Posted by: Daniel | Apr 17, 2010 3:39:29 PM

src, isn't the issue if she has a right to be heard?

"Roman Polanski's victim cannot ask for the 32-year-old sex case to be dismissed against the fugitive director or otherwise impact the case, prosecutors argued in a court filing Friday. "

Asking to be heard and the DA agreeing to dismiss are two entirely different things. As a matter of law, can she request it be dismissed or not?

Posted by: George | Apr 17, 2010 5:26:04 PM

Daniel --

It's true that I personally don't get to define the "public interest." Neither does the victim, and neither does the defendant (as if the defendant had any interest in defining it, as opposed to advancing his own private interest, the public be damned).

However, the public interest IS defined by the elected branches, who, after all, were put there by the public. The DA's office is part of an elected branch. If the citizens don't like how they're defining the public interest in this case, the next election is just six and a-half months away.

I'm not all that interested in the procedural wrangling. I'm more interested in the substantive question at the bottom of this case: Should a defendant be able effectively to beat the rap by absconding?

Posted by: Bill Otis | Apr 17, 2010 5:44:50 PM

Bill. We live in an age of procedures! You may not care about procedures but the rest of the people do. Should any defendant get away by absconding. No. But that interest does not lie isolated and distinct.

I find your comment about changing officials at the next election rather bizarre. What's the purpose of a Constitution? You make it should like a DA can ignore the Constitution and the only recourse the public has to that is an election. There's a term for that: it's called bad will. The public has a legitimate expectation that people who they elect to office honor the Constitution. If DAs can't do that maybe we should just get rid of DAs altogether.

Posted by: Daniel | Apr 17, 2010 6:18:10 PM

Daniel --

You're right that this is an age of procedures. Unfortunately, it has gone to the point that procedure is the whole ball of wax, and substantive justice gets the leftovers. But there are those of us who think that's not such a good idea.

I don't know California state law or the California constitution. I do know that in stating that the DA is violating the constitution, you are assuming your conclusion. Whether he is or not is to be determined in court.

If it were me, I would let the victim make any argument she wants. But her interests do not, to use your phrase, "lie isolated and distinct." In particular, they would not change the fact that the long term public interest does not lie in telling defendants that all they have to do to beat the rap is abscond and get away with it for a long time.

Posted by: Bill Otis | Apr 17, 2010 7:01:38 PM

ah but bill he didnt' BEAT the rap as you called it. His original deal with the state called for confinment in a psych faciltiy and to be examined and the state would accept the recomendation of the dr's...the doctor's released him after 45 days and say he wasn't a threat! considering the 30+ YEARS of no new charges he's either gotten damn good at hiding them or the doctors seemed in this case to KNOW WHAT THEY WERE DOING. That was what he agreed to and he DID THE TIME. it's only after that did the screwing come in when the DA and Judge decided to have a media event and toss the agreement. He left! He went home where LEGALLY they were not required to extradite hiim and the US knew it.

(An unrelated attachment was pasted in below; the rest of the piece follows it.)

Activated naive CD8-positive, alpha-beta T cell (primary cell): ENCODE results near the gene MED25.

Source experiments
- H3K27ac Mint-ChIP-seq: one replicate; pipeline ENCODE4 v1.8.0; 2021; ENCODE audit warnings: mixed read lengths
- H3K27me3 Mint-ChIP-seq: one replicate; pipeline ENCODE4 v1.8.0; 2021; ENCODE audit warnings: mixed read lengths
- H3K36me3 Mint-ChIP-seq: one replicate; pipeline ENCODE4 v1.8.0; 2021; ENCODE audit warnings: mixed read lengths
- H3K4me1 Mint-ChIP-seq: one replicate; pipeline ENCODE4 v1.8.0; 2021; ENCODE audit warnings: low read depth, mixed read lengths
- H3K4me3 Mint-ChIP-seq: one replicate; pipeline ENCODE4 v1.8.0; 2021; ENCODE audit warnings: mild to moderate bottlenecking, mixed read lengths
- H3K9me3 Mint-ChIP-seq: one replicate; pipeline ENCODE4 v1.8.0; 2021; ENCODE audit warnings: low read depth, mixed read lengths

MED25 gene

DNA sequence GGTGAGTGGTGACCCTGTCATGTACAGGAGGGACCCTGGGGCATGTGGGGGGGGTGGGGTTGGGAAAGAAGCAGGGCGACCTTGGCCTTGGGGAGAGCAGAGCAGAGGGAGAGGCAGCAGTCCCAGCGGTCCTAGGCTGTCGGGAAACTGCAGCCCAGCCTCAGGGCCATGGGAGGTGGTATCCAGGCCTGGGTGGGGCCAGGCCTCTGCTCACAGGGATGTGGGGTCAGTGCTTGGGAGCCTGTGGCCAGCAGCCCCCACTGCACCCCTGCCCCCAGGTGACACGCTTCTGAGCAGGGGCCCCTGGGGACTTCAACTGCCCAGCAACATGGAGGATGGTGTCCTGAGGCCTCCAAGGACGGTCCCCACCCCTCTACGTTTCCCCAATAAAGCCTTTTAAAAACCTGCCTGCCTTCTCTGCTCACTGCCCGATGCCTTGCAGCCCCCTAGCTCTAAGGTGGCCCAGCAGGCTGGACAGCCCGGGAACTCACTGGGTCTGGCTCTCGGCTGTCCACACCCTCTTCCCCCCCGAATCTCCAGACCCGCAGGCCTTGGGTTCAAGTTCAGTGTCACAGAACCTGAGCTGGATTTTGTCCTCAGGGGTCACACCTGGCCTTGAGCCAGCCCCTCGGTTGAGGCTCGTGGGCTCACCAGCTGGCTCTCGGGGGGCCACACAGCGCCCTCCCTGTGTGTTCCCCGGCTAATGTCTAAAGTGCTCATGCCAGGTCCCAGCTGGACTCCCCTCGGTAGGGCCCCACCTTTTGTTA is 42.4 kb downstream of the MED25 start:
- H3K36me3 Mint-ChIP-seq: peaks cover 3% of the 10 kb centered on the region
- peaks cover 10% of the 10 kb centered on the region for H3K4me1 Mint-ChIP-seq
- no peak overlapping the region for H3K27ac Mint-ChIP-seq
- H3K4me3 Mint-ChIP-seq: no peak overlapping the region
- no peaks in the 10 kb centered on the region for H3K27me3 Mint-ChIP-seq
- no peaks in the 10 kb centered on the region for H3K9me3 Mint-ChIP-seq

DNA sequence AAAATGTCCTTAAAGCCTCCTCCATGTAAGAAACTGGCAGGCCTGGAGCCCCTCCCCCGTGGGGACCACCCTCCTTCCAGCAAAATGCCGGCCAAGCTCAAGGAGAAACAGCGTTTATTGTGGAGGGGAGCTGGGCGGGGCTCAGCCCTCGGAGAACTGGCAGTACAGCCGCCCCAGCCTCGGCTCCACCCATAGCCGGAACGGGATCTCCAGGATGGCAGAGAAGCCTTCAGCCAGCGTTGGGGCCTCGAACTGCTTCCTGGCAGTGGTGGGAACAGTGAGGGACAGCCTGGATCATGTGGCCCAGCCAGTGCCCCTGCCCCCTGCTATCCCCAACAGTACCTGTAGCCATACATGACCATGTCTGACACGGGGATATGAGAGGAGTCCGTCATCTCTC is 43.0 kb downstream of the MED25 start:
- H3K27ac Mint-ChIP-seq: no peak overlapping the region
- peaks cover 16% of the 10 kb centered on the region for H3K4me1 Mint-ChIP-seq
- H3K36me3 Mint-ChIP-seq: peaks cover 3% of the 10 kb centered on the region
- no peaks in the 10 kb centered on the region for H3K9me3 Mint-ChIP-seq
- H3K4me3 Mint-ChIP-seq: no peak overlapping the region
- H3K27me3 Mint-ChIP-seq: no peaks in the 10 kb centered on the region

they then comitted a fraud using the swiss to do their dirty work getting around that LEGAL PROBLEM.

something our retarded set of govt officals might want to remember. i'd laugh my head off to see obama arrested when he stepped off his plane in euroope and charged with crimes against humanity for our actions in iraq and afghanistan among other counties.

he woulnd't be able to say a word since WE set the presidcnet on that one.

Posted by: rodsmith | Apr 18, 2010 3:00:24 AM

There's already case law in California stating that the victim's rights laws (including, as I recall, an earlier state constitutional provision) did not allow a victim to intervene and dismiss a case. That seems fundamentally sound and I sincerely doubt that the 2008 amendment incorporated any provision to the contrary. Prosecuting domestic violence cases is already difficult enough, and others have expressed the problems with giving victims a veto over the process.

Posted by: Alec | Apr 18, 2010 5:58:45 PM

Perhaps the reason that prosecuting DV cases is hard is that a lot of them are BS. And really, why shouldn't people be allowed to recant? Do couples need to have the state get involved in their lives just so that prosecutors can chalk up a few wins and judges can supervise a marriage?

Posted by: s.cotus | Apr 19, 2010 4:26:48 AM

Another aspect of this discussion is the situation where the plea or conviction after trial has not occurred and the prosecution needs the testimony of the victim in order to convict. The lobbyists for the states, sometimes with so-called victim's rights groups support, have convinced legislatures to pass "immunity" statutes which prevent the victim from refusing to testify on grounds of the Fifth Amendment. In such a case, victim comes to court, refuses to testify, the judge hears a motion to grant immunity and then orders the victim to testify against the defendant. Victim goes to jail for contempt if he/she refuses to testify. Some victims have a privacy interest in not going to public trial and testifying against grandpa for touching their breast ten years ago.

One defense for the victim is to invoke the Ninth Amendment right of privacy. The immunity statutes speak to the Fifth Amdt, not the Ninth. In Missouri, we call this Taking The Ninth. If you represent a victim and they wish not to testify then consider taking the Ninth.

The victim in the Polanski case wishes to put this behind her. The prosecutions insistence on pursuing this does perhaps serve society. My feeling is that it serves an ambitious prosecutor.

Posted by: mpb | Apr 19, 2010 5:01:22 AM

I'm with the D.A. on this one.

Posted by: public defender | Apr 19, 2010 4:03:58 PM